Logos, one of the premier publishing journals and now 21 years old, is a forum for opinion and the latest research from the international world of publishing. Published by the Dutch publisher Brill, it provides a platform for communication between publishing professionals, librarians, authors, scholars, and those in allied professions. From this Spring the new editor is Angus Phillips. The journal has also been relaunched with a new design using the Brill typeface.
The journal is international in scope and includes contributions on authorship, readership, book publishing, librarianship and bookselling. Articles about the related fields of journals and magazines are also welcome, as are contributions around digital developments such as blogging and multimedia. Submissions are invited from both professionals and academics, and research articles will be subject to peer review. Publishers are invited to send books for review. To make contact please email the Editor-in-Chief: firstname.lastname@example.org
Much has been made of the word disintermediation over the last couple of years in book publishing. Authors are selling direct to their readers, publishers are selling direct to consumers, for example, in an attempt to miss out the middlemen. The picture becomes ever more confusing with agents setting up as publishers and now in the last few days the news that Amazon are setting up their own publishing operation in New York, headed up by the former literary agent Laurence Kirshbaum. Meanwhile Random House have done a deal direct with the author Tom Sharpe to sell ebooks of his titles – on this occasion bypassing Sharpe’s agency Sheil Land Associates.
By contrast the self-published author, Amanda Hocking, who has sold hundreds of thousands of ebooks to Kindle users, has decided to sign up with a traditional publisher for her next four books. The deal, worth $2m for world English rights, sees Hocking signed up to Macmillan. The New York Times describes the books as being in the ‘young-adult paranormal genre’. Writing on her blog, she says that: ‘I’m a writer. I want to be a writer. I do not want to spend 40 hours a week handling emails, formatting covers, finding editors, etc. Right now, being me is a full time corporation.’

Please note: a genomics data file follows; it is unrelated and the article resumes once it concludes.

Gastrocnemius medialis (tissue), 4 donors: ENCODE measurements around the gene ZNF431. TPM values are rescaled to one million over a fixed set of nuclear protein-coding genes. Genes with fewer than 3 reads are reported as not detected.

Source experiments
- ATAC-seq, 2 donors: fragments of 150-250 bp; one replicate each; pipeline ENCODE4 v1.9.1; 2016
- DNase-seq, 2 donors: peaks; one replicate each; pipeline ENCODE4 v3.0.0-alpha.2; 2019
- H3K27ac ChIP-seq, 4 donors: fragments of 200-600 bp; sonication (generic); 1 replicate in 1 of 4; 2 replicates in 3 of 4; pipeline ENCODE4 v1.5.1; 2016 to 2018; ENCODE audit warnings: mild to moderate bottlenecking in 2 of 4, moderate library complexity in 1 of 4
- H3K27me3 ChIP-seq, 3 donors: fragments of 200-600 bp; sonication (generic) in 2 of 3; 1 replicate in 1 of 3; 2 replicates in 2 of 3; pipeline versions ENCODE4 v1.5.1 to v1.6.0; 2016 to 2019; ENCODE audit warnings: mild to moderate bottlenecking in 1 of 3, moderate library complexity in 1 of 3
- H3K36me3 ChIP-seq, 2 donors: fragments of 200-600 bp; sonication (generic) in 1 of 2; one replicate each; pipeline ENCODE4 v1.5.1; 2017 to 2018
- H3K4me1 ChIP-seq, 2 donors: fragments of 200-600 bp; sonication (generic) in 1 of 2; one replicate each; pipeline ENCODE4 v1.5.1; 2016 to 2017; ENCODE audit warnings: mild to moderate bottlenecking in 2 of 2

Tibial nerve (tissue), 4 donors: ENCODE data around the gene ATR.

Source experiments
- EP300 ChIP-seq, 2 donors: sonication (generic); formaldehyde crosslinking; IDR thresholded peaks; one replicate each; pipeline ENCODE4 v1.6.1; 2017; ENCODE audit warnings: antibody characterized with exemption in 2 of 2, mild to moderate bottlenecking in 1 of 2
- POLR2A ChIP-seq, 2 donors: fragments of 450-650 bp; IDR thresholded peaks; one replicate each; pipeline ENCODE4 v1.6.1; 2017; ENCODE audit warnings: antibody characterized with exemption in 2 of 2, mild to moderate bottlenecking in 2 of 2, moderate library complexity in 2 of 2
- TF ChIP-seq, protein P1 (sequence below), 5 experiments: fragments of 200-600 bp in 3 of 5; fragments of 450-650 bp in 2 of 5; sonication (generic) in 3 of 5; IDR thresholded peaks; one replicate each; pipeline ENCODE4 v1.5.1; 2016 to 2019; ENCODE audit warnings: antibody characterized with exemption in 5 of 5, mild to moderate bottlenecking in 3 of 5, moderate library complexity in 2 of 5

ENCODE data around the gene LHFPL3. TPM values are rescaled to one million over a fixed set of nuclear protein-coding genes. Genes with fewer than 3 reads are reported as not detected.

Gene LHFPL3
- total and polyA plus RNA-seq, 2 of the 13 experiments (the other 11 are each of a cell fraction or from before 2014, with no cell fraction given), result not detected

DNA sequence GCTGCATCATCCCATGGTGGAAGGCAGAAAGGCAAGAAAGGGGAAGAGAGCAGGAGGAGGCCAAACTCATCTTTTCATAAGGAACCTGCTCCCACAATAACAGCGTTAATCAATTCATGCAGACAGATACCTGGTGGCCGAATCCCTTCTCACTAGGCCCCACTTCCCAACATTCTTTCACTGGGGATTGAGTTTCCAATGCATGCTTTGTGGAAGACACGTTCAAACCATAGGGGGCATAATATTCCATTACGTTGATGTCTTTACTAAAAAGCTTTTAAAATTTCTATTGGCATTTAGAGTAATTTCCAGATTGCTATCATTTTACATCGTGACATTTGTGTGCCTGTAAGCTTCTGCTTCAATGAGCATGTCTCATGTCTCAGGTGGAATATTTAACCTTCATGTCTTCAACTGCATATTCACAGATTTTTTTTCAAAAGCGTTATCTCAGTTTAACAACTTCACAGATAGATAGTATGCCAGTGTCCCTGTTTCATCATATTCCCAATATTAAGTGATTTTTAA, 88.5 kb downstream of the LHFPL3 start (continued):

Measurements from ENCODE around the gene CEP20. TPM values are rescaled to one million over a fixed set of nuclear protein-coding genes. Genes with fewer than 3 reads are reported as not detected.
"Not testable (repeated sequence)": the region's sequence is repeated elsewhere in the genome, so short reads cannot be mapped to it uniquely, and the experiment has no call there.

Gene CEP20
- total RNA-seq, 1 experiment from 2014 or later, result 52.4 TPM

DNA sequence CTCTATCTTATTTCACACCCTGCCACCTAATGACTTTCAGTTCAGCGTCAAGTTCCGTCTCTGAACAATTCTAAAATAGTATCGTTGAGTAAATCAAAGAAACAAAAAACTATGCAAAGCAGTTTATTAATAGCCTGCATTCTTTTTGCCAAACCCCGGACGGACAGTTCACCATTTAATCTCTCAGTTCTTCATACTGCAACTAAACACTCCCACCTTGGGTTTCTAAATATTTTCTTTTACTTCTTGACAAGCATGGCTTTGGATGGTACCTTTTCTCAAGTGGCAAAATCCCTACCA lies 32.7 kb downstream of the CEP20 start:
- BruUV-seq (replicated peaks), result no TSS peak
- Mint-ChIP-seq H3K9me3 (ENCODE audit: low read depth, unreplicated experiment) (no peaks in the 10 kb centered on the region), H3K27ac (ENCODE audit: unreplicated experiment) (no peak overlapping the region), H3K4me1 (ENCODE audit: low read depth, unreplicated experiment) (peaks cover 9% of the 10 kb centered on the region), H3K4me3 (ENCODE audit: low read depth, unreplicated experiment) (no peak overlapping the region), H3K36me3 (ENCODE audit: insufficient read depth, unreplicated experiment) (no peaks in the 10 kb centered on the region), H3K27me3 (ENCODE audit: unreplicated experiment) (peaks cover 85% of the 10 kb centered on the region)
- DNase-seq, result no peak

As an example of unexpected product placement, a book featured in the TV series Mad Men, as read by Donald Draper, has been brought back into print.
When The Best of Everything was first published in 1958, Rona Jaffe’s debut novel electrified readers who saw themselves reflected in its story of five young employees of a New York publishing company. A reviewer on Amazon comments on the exciting world of publishing it describes:
‘The heroine is Caroline Bender, a graduate of Radcliffe College. She does not follow her mother’s matrimonial advice advice (“Don’t let boys touch you”), nor her career advice (“Join the Radcliffe Club”). Instead, she gets a job in the trendy world of publishing along with her three colleagues, where they hazard a world of roving eyes, search for a mate and the good life (rather graphically described for 1958), follow career aspirations, and navigate office politics.’